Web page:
Charter Communications Inc. Chief Executive Tom Rutledge is retiring from the company he has led for the past decade, a time of acquisitions that transformed the cable operator into the industry’s second-largest company.
Nvidia Corp Chief Executive Jensen Huang said Wednesday that he continues to see a large market for Nvidia’s data center chips in China despite U.S. restrictions on exports of two of its top chips to the country.
Intel Corp. executive Sandra Rivera has what once would have been the most coveted job in the semiconductor industry: head of the company’s hugely lucrative data center division. Nowadays, it’s the toughest.
Multiple branches of the U.S. military have bought access to a powerful internet monitoring tool that claims to cover over 90 percent of the world’s internet traffic, and which in some cases provides access to people’s email data, browsing history, and other information such as their sensitive internet cookies, according to contracting data and other documents reviewed by Motherboard.
TikTok will begin requiring accounts belonging to U.S. government departments, politicians and political parties to be verified and will ban videos aimed at campaign fundraising, the short-form video app said on Wednesday.
Iran curbed access on Wednesday to Meta Platforms’ Instagram and WhatsApp, two of the last remaining social networks in the country, amid protests over the death of a woman in police custody, residents and internet watchdog NetBlocks said.
Twitch plans to standardize its revenue sharing agreement with streamers, reshaping the earnings landscape for top creators who have historically been able to pocket a bigger portion of the money they generate through paid subscriptions on the platform.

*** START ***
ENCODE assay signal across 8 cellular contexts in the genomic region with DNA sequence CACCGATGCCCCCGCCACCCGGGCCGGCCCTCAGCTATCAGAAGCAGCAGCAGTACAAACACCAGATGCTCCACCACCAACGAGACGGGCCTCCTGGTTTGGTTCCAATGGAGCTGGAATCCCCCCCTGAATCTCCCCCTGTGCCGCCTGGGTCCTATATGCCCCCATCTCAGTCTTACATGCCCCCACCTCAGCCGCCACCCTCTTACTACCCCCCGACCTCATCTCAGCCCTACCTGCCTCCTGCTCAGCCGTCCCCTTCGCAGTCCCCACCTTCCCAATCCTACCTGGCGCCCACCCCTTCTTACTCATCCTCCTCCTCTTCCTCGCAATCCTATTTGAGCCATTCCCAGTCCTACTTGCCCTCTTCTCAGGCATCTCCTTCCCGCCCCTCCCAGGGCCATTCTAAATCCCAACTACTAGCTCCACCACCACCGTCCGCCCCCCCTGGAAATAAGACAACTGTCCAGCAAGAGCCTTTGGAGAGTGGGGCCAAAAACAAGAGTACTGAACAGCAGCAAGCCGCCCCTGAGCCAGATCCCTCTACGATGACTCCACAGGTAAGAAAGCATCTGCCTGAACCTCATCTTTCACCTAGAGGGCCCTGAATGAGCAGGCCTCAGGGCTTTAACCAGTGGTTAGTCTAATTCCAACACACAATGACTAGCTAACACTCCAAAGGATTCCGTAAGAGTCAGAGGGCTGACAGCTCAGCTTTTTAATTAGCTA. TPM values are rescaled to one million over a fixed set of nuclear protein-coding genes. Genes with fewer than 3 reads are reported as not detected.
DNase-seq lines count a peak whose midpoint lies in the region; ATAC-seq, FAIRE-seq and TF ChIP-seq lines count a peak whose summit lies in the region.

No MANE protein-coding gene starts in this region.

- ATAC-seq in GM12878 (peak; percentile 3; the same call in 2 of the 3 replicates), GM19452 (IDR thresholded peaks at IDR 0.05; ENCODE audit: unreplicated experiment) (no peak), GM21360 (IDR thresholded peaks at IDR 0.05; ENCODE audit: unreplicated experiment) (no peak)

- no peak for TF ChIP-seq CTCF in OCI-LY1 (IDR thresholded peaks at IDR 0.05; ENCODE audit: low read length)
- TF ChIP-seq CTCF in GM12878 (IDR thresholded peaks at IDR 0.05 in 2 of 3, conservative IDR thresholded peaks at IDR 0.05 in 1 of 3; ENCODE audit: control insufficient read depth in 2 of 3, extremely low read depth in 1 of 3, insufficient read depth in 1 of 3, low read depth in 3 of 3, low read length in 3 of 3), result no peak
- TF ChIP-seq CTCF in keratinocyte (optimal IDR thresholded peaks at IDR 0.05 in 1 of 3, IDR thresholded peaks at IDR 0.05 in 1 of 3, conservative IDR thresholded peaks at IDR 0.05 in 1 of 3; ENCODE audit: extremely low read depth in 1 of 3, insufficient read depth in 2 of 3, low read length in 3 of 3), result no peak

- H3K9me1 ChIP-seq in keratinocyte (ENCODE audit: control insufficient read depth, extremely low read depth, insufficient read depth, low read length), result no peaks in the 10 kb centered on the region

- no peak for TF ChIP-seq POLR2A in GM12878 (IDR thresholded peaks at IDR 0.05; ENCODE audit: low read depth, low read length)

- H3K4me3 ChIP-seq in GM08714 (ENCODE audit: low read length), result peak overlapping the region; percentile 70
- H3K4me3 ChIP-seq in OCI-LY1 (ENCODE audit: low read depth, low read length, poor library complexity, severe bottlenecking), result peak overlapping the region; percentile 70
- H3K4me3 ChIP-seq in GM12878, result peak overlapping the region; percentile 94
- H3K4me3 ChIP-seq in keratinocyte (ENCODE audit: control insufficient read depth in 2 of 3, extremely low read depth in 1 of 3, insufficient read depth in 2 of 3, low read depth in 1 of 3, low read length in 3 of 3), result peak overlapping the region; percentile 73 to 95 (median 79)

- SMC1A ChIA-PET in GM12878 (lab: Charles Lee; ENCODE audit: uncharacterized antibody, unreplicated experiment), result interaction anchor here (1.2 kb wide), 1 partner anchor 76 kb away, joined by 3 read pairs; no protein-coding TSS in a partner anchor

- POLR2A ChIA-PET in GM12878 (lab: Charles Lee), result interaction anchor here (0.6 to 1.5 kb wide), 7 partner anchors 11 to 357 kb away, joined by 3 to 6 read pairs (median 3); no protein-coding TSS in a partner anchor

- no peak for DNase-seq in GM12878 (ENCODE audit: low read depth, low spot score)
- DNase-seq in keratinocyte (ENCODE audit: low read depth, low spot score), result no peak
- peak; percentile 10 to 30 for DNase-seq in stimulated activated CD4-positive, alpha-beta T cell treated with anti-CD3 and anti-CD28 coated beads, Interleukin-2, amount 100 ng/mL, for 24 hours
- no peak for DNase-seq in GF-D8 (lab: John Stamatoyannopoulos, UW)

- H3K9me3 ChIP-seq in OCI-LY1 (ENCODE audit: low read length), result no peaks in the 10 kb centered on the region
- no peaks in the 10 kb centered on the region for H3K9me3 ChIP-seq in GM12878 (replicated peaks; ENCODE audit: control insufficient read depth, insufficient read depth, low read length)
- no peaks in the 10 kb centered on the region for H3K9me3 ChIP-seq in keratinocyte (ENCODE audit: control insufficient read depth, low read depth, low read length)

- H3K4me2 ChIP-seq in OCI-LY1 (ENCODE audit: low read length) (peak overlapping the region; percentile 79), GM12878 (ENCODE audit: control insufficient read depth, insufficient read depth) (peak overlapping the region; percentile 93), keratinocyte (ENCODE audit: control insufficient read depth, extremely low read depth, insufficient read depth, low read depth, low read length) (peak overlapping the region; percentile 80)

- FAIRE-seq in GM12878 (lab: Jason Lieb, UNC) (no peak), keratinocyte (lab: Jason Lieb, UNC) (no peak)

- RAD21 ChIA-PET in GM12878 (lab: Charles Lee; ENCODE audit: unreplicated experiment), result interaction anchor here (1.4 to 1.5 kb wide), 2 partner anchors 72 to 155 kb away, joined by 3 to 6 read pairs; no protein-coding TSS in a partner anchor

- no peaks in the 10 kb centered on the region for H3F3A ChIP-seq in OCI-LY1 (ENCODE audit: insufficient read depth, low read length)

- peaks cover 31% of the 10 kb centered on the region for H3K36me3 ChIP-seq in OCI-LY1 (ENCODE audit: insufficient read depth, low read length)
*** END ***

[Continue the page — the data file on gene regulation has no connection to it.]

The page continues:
Microsoft Corp. won’t label social media posts that appear to be false in order to avoid the appearance that the company is trying to censor speech online, President Brad Smith said in an interview with Bloomberg News, hinting that the company is taking a different approach than other technology firms in dealing with disinformation.
A Message From NCTA:
Despite record inflation that’s reached a 40-year high and led to surging prices for many essential goods and services, the cost of high-speed broadband in America has remained stable and affordable, delivering a great value to American consumers. Learn more.
IT services giant Wipro has fired 300 employees in recent months who were found to be moonlighting for competitors, a top executive said Wednesday, weighing in on a practice that has gained momentum across the globe as firms incorporate work-from-home norms.
In June, I wrote that to build trust, platforms should try a little more democracy. Instead of relying solely on their own employees, advisory councils, and oversight boards, I wrote, tech companies should involve actual users in the process.
A coalition of five dozen civil rights organizations is blasting Silicon Valley’s biggest social media companies for not taking more aggressive measures to counter election misinformation on their platforms in the months leading up to November’s midterm elections.
Working conditions and compensation in the rideshare industry have significant consequences for millions of California’s workers and their families, who are disproportionately people of color and immigrants. With the advent of Uber and Lyft, the number of adults who work as taxi drivers or chauffeurs for their primary job tripled over the past decade.